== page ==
Today's post really is a hodge-podge of ideas, inspired by Monica's Mish-Mash Mondays and their sundry offshoots, but I realized last week that in all my posts this summer, I have neglected saying much at all about the vegetable garden. So let's remedy that omission first of all, before getting to the fun stuff. Here is an overview of the season so far:
April: Planted spinach and a lettuce mix from Renee's Garden. Intended to plant some sugar peas and start an asparagus bed, but didn't get to it. Probably the earliest start I've ever had in planting veggies, thanks to the unusually warm spring.
May: Harvested lots of spinach and lettuce and ate a salad nearly every day. Planted the rest of the seeds and seedlings--green beans (bush beans), kohlrabi, beets, kale, cucumbers, tomatoes, green bell peppers and pimento peppers (red), fennel, and a squash seed mix that included zucchini and yellow straightneck summer squash.
June: Continued to pick some spinach and lettuce until it finally bolted with the heat. By the end of the month the first green beans were ready to pick.
July: The constant rainfall of June meant a bountiful harvest in July, and the veggie garden needed to be checked nearly every day. The green beans were excellent, and though I didn't intend to, I even froze several pints from the excess. A manageable amount of summer squash and zucchini were harvested ( no zucchini explosion this year!). But cucumbers were another story. The two hills of cucumbers I planted threatened to smother half the rest of the garden, despite a belated attempt at a makeshift trellis for them. The main problem, however, with the cucumbers is that they tended to hide beneath the dense foliage, and by the time I spotted them they were often over a foot long! I gave away several to my sons, who both have always enjoyed them, but most of the overgrown cukes found themselves in the compost pile.
August: A lack of rainfall in July and the laziness of the gardener here have contributed to a slowing down in production. Two lessons learned here: 1.) squash and cucumbers need water to produce 2.) Do not leave a section of garden hose lying in the grass unless it is completely visible to the Lawnmowing Man:) Nevertheless, this squash blossom and a squash I found today suggest both it and the cucumbers may not be done.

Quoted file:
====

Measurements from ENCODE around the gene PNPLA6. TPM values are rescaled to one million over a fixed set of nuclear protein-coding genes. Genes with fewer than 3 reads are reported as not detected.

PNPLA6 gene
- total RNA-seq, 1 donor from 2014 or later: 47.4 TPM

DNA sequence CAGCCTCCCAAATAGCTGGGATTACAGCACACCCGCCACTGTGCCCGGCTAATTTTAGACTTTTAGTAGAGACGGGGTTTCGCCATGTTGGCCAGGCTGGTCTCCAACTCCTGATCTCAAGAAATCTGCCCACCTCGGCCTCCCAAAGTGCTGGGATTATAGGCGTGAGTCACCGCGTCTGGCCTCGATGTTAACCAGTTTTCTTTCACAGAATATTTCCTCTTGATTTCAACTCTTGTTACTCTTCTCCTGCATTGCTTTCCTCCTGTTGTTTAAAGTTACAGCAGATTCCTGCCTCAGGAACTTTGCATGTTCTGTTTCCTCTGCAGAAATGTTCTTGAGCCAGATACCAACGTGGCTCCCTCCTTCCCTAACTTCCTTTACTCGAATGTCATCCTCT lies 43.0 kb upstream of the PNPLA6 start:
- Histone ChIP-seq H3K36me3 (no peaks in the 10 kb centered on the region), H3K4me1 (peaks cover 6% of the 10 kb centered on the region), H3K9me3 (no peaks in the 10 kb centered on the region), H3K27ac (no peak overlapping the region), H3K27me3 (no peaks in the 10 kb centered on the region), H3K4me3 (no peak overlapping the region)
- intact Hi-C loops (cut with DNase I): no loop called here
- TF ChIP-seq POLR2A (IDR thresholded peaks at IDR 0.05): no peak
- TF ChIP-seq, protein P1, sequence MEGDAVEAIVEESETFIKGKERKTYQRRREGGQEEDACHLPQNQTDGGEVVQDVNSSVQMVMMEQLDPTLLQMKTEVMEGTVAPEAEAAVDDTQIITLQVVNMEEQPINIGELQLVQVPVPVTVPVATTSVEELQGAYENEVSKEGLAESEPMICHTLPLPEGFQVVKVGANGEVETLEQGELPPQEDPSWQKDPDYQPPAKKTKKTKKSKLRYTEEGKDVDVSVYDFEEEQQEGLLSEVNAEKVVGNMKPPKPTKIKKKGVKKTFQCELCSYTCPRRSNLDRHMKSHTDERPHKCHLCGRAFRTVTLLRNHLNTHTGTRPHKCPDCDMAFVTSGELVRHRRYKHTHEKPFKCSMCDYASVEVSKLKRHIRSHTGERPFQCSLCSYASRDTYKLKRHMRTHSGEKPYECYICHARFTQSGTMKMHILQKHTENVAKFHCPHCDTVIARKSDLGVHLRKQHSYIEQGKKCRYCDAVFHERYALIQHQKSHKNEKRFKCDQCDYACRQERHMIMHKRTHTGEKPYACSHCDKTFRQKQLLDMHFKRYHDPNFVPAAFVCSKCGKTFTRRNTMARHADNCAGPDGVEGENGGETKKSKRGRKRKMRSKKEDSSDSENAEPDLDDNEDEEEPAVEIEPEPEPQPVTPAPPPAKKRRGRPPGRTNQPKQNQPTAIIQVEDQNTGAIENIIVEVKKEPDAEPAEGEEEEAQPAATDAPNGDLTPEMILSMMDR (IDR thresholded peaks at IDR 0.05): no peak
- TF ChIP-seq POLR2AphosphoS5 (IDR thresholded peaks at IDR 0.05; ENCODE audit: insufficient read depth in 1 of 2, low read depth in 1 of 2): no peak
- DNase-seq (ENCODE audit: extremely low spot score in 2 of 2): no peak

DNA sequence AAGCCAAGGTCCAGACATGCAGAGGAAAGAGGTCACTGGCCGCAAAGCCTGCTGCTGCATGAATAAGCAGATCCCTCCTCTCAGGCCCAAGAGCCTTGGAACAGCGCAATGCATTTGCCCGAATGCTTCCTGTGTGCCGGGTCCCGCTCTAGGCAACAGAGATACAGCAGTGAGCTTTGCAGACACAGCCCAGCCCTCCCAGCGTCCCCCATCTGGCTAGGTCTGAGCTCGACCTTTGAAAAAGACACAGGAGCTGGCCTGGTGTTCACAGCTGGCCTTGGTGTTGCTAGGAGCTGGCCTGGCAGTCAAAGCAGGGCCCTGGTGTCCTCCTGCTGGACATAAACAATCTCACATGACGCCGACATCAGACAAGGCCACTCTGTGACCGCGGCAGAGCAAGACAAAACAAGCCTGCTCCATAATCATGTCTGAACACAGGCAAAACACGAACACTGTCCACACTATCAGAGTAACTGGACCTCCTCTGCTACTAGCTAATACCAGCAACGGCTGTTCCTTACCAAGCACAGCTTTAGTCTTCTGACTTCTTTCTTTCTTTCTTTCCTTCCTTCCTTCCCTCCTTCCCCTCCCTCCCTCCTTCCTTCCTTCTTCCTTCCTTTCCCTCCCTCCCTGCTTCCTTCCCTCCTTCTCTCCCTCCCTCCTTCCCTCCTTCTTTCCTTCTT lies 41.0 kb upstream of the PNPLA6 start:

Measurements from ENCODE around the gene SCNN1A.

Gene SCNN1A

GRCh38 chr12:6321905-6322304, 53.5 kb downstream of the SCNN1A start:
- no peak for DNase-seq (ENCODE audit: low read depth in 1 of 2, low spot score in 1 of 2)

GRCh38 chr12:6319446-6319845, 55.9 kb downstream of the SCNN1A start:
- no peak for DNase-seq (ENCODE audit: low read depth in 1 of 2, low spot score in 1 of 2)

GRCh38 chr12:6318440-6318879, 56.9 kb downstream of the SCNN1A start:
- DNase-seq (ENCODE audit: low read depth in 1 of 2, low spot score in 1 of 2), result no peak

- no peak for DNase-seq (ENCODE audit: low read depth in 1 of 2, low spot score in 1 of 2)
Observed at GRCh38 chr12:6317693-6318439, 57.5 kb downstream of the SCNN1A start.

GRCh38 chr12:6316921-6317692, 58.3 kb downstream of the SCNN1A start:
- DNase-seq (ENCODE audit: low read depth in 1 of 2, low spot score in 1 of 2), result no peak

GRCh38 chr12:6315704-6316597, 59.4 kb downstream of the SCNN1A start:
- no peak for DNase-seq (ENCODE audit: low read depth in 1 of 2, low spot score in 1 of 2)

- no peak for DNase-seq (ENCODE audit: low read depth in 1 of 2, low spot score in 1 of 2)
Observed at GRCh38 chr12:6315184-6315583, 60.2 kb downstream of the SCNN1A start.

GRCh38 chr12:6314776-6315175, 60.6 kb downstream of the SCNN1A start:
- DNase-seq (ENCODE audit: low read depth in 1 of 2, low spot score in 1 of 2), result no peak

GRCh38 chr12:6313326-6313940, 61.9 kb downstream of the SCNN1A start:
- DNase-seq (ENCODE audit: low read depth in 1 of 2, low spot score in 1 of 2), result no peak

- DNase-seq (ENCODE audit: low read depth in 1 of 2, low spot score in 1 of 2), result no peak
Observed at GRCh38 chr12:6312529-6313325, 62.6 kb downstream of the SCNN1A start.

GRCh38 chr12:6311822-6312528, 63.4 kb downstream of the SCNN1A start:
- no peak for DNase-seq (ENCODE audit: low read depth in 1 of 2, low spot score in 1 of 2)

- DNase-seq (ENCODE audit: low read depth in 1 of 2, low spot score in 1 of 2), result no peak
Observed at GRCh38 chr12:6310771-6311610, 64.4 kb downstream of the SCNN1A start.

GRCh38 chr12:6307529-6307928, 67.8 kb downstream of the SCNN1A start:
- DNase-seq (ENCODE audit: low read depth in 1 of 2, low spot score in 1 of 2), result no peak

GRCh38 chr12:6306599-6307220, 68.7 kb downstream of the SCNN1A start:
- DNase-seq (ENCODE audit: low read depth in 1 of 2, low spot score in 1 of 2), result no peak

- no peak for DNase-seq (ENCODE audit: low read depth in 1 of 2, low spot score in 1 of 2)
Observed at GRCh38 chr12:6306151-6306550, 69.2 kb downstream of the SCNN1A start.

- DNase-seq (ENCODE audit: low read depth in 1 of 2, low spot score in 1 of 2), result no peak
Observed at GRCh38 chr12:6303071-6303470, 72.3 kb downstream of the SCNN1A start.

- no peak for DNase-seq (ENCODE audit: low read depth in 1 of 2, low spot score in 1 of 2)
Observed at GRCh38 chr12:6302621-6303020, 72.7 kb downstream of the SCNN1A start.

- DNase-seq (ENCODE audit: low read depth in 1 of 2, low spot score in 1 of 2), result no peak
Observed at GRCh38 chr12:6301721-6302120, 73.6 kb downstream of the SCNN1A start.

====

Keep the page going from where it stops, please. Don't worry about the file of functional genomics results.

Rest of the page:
August, though, is the main reason we plant a vegetable garden at all, because it is the height of tomato season! This is the only time of year the Lawnmowing Man, aka Mr. Procrastinator, shows any interest in the garden at all. Each night finds him searching for any signs of red in the veggie garden. The first ripe tomatoes were early this year, as I expected after such a warm season, but all of the first ones, other than the grape tomatoes, were inedible, suffering from blossom end rot. I've never had this problem with tomatoes before, and Mr. P. and I were both worried what this might mean for the tomato harvest this year. But after doing a little research, I found out that this is due to a calcium deficiency caused by fluctuations in moisture. (No wonder--soggy June and arid July!) It also tends to affect the first fruits only, so the past two weeks we have finally been able to pick some tasty fruit to eat.
Four varieties of tomatoes were planted-- two four-pack seedlings purchased from a local garden center, Better Boy and Supersteak (the large one ripening in the top photo); and two types I planted from seed--a grape tomato (name forgotten right now) and a new hybrid 'Razzleberry.' The 'Razzleberry' seeds were a freebie with my order from a catalog. They have a pinkish cast and are very firm. They would be a great tomato for a commercial grower, because they have a nice uniform shape and would ship well. But for me...well, so far I haven't been impressed with their taste. The grape tomatoes, however, are delicious and perfect for salads. No problems with blossom end rot here, although if you look closely at the stems of the photo above, there may be another problem . . .